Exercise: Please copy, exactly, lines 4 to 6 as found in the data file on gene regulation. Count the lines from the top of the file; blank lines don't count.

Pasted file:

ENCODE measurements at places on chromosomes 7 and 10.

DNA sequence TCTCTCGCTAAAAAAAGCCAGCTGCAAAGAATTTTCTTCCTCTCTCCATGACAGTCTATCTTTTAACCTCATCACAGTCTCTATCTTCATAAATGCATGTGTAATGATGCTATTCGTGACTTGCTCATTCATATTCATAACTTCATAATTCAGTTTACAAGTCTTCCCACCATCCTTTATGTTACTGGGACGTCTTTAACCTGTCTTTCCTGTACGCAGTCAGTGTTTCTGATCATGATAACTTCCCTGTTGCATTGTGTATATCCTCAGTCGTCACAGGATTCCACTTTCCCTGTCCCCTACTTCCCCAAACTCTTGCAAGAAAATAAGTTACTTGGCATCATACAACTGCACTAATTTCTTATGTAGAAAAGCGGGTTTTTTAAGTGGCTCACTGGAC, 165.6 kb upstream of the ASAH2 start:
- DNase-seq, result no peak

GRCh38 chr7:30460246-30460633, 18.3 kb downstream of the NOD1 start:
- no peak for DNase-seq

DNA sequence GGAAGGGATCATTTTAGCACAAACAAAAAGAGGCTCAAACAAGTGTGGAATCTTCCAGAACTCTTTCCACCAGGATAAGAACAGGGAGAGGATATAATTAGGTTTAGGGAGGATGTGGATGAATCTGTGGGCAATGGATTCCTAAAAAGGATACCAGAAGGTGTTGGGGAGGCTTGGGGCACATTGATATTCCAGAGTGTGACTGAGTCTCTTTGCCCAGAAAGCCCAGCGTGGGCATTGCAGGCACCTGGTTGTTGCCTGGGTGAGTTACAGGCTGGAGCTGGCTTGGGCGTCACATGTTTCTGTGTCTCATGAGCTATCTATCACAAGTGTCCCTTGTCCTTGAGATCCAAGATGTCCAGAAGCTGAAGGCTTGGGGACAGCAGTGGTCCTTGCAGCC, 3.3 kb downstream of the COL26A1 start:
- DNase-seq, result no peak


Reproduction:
GRCh38 chr7:30460246-30460633, 18.3 kb downstream of the NOD1 start:
- no peak for DNase-seq

DNA sequence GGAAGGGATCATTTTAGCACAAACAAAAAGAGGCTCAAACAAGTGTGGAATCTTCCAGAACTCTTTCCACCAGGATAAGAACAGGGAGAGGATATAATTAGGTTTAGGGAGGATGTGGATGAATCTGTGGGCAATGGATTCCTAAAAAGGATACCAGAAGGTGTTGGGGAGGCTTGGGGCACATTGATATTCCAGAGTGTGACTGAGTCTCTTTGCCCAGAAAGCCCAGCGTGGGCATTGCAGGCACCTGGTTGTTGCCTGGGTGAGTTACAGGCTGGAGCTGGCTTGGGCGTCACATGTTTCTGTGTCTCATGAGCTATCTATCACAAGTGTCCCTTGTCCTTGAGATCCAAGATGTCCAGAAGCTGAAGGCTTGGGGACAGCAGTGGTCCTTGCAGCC, 3.3 kb downstream of the COL26A1 start: